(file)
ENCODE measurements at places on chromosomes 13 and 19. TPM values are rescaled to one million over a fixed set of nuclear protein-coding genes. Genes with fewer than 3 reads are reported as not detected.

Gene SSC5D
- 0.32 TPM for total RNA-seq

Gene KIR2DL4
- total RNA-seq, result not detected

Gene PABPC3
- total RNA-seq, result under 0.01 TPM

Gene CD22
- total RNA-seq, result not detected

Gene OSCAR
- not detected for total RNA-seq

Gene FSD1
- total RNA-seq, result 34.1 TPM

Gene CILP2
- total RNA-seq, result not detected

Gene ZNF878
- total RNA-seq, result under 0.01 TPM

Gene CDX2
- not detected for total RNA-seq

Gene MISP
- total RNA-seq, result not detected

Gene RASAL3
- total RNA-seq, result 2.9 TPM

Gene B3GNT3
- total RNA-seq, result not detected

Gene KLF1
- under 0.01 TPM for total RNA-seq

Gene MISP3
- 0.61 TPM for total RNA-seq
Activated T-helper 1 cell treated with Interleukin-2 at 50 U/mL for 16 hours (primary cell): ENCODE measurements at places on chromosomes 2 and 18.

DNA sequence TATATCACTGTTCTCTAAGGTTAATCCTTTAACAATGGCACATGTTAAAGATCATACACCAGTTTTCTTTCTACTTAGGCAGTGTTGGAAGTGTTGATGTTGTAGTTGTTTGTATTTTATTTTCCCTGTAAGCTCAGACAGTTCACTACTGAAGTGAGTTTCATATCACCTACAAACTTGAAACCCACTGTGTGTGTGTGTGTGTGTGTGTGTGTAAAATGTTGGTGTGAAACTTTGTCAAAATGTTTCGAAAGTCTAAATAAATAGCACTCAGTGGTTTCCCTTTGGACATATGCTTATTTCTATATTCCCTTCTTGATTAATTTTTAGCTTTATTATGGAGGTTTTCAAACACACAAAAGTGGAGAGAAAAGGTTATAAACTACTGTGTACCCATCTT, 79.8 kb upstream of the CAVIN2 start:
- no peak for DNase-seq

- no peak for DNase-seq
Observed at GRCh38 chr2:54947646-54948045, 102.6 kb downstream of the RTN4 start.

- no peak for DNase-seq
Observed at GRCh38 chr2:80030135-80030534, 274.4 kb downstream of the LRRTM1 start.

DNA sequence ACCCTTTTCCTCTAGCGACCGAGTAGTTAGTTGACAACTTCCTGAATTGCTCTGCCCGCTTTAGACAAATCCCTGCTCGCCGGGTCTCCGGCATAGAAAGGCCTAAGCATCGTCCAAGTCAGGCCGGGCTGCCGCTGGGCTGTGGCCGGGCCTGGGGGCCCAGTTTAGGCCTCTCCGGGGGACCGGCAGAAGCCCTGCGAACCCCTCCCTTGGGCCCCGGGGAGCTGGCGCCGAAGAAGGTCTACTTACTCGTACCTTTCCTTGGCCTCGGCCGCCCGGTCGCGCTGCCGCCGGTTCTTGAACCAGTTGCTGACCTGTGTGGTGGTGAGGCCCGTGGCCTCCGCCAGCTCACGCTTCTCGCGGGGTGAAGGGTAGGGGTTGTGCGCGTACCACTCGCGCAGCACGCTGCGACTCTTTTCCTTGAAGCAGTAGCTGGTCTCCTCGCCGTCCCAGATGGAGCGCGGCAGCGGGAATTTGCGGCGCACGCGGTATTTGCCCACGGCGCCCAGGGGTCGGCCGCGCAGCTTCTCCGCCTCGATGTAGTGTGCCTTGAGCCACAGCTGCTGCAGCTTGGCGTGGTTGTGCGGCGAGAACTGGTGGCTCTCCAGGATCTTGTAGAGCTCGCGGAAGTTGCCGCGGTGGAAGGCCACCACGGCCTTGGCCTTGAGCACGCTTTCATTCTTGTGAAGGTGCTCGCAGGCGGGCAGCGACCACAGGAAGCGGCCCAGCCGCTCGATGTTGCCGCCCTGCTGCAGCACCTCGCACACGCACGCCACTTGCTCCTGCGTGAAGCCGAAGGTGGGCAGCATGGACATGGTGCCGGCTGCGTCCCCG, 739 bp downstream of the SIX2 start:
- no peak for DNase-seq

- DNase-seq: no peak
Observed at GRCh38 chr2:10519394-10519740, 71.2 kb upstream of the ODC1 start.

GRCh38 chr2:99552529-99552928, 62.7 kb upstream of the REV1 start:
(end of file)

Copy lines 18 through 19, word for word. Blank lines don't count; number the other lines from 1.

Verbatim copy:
Gene CDX2
- not detected for total RNA-seq